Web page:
Wildlife First Aid Information
Found a casualty and need help?
Irish Wildlife Matters aims:
- To give useful and easy-to-follow information and instruction to members of the public who find a wildlife casualty
- To provide detailed information to the rehabilitator who will take responsibility for the long-term rehabilitation of the casualty
- To provide a reference tool for veterinary surgeons for the treatment of wildlife casualties
Upcoming Wildlife Events
👉 WRI is excited to announce upcoming events that you won’t want to miss!
Does it need to be rescued?
Young animals/birds that are seen away from their parents are not necessarily in trouble, especially if they are warm and appear active, healthy, and alert
If you see an animal with obvious injuries or that is cold and limp, it needs to be rescued.
Avian Influenza Information
Avian influenza (Bird Flu) has been confirmed to be currently circulating in wild birds in Ireland. Through the Department of Agriculture Food and the Marine’s (DAFM) avian influenza surveillance programme, the strain confirmed to be currently circulating in Ireland is highly pathogenic avian influenza subtype H5N1 (HPAI H5N1). The disease is highly contagious amongst birds, but the risk of transmission to humans is considered low. However, as with all influenza A viruses, as there is potential for zoonotic spread (spread from animals to humans) it is wise to take appropriate precautions, by avoiding handling sick and dead wild birds suspected of being infected with avian influenza unless trained to do so and wearing full PPE.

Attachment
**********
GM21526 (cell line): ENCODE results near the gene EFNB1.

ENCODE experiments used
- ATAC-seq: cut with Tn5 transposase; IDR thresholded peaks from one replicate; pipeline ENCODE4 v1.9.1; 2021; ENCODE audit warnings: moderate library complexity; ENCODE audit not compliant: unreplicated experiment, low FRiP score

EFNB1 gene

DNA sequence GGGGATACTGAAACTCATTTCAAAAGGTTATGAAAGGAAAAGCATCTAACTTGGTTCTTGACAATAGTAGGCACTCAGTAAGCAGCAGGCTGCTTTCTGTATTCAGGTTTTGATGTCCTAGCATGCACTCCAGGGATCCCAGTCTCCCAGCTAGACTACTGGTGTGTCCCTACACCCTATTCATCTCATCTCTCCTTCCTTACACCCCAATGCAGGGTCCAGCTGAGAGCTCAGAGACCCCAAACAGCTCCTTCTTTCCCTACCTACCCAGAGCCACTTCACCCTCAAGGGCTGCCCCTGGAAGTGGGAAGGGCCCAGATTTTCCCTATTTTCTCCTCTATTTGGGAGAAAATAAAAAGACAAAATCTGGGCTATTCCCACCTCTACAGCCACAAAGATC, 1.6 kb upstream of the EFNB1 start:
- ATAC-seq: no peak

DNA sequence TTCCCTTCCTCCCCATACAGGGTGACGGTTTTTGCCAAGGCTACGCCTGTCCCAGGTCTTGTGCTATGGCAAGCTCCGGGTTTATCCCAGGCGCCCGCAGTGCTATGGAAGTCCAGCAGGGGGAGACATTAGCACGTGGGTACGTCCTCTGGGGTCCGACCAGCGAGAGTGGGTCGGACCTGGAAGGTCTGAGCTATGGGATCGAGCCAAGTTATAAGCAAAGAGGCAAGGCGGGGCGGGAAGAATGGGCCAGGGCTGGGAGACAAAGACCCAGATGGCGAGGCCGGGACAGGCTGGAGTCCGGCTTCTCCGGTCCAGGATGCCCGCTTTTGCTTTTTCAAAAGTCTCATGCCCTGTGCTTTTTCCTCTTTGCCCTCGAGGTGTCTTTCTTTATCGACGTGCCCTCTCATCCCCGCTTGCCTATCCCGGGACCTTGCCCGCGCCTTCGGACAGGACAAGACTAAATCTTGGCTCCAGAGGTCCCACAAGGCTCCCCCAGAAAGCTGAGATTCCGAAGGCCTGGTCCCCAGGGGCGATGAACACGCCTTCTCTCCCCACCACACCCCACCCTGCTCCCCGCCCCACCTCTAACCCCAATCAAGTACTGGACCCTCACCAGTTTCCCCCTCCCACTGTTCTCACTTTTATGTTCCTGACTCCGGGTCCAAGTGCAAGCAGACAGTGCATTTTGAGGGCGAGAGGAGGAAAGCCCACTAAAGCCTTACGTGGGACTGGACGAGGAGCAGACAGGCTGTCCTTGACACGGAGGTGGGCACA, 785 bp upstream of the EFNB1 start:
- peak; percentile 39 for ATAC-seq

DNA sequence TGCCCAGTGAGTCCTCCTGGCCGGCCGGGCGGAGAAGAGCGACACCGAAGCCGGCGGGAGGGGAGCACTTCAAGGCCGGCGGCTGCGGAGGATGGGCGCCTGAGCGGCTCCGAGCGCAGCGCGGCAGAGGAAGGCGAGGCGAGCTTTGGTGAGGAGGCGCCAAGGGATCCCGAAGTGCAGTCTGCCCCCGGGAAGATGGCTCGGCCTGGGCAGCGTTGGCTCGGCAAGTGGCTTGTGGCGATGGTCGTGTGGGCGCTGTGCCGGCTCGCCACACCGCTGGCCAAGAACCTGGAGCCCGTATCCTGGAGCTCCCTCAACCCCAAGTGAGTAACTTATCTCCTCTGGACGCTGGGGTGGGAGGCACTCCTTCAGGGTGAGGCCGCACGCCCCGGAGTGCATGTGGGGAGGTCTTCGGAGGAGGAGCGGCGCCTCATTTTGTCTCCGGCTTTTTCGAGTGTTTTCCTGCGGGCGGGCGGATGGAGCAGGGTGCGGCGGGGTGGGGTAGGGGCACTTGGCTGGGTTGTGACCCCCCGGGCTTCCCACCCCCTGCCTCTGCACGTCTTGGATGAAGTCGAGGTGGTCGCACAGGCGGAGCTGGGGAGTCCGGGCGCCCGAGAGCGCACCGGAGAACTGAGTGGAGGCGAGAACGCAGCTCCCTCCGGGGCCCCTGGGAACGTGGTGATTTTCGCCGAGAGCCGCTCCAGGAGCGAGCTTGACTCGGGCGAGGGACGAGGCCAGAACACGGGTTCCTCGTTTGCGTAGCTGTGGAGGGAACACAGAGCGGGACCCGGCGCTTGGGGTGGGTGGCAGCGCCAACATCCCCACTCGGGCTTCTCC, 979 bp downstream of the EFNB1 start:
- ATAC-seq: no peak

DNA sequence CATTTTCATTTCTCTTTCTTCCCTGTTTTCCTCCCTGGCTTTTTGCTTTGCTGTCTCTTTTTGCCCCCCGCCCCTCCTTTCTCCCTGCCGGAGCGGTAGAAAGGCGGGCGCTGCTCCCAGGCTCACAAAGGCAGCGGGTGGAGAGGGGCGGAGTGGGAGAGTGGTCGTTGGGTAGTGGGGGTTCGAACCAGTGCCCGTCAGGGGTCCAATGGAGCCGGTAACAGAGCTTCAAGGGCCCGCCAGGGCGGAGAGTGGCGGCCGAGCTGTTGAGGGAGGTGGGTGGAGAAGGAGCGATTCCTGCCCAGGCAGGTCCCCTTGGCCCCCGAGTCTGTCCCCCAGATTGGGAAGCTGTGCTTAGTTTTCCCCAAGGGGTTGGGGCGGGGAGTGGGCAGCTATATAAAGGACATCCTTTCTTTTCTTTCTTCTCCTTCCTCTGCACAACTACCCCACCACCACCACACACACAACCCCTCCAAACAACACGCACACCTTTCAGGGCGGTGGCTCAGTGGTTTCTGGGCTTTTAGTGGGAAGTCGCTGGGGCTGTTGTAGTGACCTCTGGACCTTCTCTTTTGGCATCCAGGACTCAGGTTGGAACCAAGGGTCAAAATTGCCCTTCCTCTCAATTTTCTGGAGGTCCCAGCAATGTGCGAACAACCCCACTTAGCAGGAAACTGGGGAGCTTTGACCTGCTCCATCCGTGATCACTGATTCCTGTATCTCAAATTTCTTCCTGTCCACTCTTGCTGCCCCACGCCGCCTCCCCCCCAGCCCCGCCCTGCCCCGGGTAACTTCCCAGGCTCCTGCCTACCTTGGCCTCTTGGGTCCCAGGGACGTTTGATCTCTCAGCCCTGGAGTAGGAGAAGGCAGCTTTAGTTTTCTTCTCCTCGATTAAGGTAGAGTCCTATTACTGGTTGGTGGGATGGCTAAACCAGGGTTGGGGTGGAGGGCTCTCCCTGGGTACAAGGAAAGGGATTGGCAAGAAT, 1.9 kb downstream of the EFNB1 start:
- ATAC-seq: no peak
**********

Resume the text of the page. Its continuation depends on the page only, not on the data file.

Updates on the current avian influenza situation are available on the Department’s dedicated and extremely comprehensive avian influenza webpage www.gov.ie/birdflu
Wildlife Rehabilitation Centres
Biosecurity is the best protection against Avian Influenza
Maintenance of the strictest levels of biosecurity helps to protect birds from many infectious diseases, including avian influenza. The very nature of Wildlife Rehabilitation Centres’ operations, continually admitting animals in need of care, presents challenges to maintaining high biosecurity levels.
Rehabilitation facilities are advised not to allow birds with the following symptoms to enter the facility:
nervous signs (drooping wings, dragging legs, twisting of the head and neck, circling, complete paralysis)
profound weakness, sneezing, coughing, swollen head or wattle, bluish discolouration of head/neck
loss of appetite, excessive thirst, greenish diarrhoea
However, there are certain biosecurity measures that continue to be effective, see DAFM Advice for Wildlife Rehabilitation Centres for more details.
*ANYONE who comes across dead or sick wild birds, should notify the Department of Agriculture, Food and the Marine (DAFM) via their Avian Influenza Hotline: (01) 607 2512 . Out of hours: the National Disease Emergency Hotline on (01) 492 8026
You can also report sick/dead wild birds via the Department’s Avian check app: https://aviancheck.apps.rhos.agriculture.gov.ie/
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Our other websites:
Resources and educational training events to improve wildlife welfare and rehabilitation
WRI’s project to build Ireland’s first Wildlife Rehabilitation & Teaching Hospital and Nature Education Centre
Advice on Recognising, Recording & Reporting a wildlife crime or suspicious incident